Yes, I truly wanted to understand better. But my motivation wasn’t entirely altruistic. I also wanted to be the best. To affirm my place as a trusted source of information and underscore my value. I derived a sense of meaning from this work, but I should have seen the danger signs when it began to define me.
I wasn’t reading the mysteries I’d always loved. I was rarely writing for the sheer joy of it. I’d let my physical wellness take a back seat. The irony of working to advance mental health and wellness, while risking mine to burn out, didn’t dawn till later.
My work slowly became not just something I did, but a central fact of who I was. If you work hard enough in a (fruitless) effort to become irreplaceable, your stock in a workplace can only climb so high before the law of diminishing returns kicks in.
You work more diligently. You put in longer hours. You never turn down a colleague in need. You constantly put up your hand. “I have an idea,” was my watchword in a meeting. Inevitably, the work I suggested would fall to me. And I relished it. Because it conformed to the myth I was making about my own invincibility. I could do it all, I told myself. I was the person that could always be relied upon. I wouldn’t ever let anyone down.
And the cycle ticks along just fine…Until slowly you become tired. Then you start to make little mistakes. Finally, your judgement clouds and your temper shortens. Soon, I was disappointing myself. My very efforts were working against me. I was my work, but I no longer liked who I was.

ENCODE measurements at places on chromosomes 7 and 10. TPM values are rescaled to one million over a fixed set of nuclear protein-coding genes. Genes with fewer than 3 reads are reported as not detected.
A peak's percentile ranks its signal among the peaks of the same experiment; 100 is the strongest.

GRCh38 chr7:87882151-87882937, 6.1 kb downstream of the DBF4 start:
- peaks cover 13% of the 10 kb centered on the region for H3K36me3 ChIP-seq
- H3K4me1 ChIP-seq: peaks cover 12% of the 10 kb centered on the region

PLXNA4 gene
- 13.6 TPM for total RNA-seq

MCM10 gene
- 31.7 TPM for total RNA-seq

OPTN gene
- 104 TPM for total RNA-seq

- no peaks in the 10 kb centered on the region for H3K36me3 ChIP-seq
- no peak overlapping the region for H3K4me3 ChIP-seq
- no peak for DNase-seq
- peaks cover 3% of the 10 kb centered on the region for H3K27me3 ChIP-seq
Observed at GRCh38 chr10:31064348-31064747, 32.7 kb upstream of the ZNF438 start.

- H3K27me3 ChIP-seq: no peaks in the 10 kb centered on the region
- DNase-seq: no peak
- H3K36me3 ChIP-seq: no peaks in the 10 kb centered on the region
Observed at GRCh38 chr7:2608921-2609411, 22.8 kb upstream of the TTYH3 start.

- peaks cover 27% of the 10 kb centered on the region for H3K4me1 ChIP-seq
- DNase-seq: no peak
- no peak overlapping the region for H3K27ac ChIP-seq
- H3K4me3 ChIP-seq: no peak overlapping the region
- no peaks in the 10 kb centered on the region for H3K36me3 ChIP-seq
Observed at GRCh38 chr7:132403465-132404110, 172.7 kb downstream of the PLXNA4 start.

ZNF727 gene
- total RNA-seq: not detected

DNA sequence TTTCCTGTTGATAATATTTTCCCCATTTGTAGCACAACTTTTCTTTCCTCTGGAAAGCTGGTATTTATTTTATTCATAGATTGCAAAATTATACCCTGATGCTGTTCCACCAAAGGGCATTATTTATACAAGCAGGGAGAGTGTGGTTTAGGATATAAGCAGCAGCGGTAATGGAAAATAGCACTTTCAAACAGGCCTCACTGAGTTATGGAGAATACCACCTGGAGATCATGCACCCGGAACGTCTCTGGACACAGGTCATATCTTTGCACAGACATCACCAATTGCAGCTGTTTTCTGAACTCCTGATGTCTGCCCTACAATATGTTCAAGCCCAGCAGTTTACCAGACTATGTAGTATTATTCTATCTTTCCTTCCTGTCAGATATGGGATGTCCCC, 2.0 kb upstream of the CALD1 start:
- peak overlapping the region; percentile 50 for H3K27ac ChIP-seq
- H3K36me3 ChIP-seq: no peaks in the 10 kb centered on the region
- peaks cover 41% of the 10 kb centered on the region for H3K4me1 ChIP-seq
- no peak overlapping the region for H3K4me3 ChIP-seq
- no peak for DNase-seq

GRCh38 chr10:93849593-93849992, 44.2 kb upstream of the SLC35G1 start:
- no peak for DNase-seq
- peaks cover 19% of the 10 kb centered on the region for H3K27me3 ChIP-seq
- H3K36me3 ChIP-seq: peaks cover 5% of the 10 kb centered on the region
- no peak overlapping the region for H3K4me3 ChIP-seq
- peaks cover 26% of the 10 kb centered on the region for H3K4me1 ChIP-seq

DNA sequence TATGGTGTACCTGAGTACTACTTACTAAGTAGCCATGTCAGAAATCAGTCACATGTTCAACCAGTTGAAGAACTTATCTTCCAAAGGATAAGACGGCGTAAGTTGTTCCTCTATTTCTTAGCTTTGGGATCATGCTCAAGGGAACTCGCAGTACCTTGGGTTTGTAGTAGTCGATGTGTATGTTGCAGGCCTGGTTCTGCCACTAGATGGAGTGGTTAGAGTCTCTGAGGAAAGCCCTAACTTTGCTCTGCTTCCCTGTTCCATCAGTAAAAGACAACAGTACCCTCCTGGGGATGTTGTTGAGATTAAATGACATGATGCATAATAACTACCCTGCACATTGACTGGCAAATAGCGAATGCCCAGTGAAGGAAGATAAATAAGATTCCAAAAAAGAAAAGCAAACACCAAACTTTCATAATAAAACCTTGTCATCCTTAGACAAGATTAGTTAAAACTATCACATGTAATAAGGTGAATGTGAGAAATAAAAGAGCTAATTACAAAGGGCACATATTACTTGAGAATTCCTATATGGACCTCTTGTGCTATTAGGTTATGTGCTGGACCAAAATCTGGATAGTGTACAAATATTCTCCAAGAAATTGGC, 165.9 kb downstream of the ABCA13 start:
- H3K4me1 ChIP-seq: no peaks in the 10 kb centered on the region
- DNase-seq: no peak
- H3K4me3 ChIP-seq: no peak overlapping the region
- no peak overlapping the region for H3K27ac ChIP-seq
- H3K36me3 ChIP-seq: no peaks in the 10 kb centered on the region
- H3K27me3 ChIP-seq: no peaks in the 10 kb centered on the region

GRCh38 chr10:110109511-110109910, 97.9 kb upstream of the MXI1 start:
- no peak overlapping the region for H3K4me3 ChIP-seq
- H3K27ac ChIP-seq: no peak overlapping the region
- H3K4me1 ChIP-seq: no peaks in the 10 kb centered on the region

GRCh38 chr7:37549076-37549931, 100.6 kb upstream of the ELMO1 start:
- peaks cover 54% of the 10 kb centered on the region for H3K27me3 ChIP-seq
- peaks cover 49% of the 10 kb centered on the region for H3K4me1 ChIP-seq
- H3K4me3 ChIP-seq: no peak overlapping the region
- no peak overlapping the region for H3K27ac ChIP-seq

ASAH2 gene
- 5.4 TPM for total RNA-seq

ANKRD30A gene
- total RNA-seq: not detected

And that, for me, was the point of no return. I wasn’t a healthcare worker, or a first responder. I wasn’t someone whose job puts them in harms way. There is heroism and sacrifice in that kind of selflessness.
I, on the other hand, was making a choice, which meant I could also un-choose it.
But giving up a job that’s come to mean too much to you isn’t done easily or without cost.
I still remember powering down my laptop for the last time. Switching off my phone. Carefully folding up my power cords. Placing the whole lot in a cardboard box and sealing it up like a time capsule. And in a way, that’s exactly what it was. I was packing in the formative years of my professional career, not entirely certain what my next chapter would hold.
And while I would miss my colleagues terribly, and, much later, mourn the loss many aspects of my work that brought me joy, I knew that I had something important to do. Quitting a job doesn’t have to be a celebration. Nor does it need to be done quietly. Sometimes it’s too complicated to be boiled down to a single emotion.
Maybe that’s when it’s time to hand in your notice to go in search of yourself.
Suzanne Westover is an Ottawa writer and former speechwriter, and Manager of Communications at the Mental Health Commission of Canada.
A homebody who always has her nose in a book, she bakes a mean lemon loaf (some would call her a one-dish wonder) and enjoys watching movies with her husband and 11-year-old daughter.
Suzanne’s time with the MHCC cemented her interest in mental health, and she remains a life-long learner on the subject.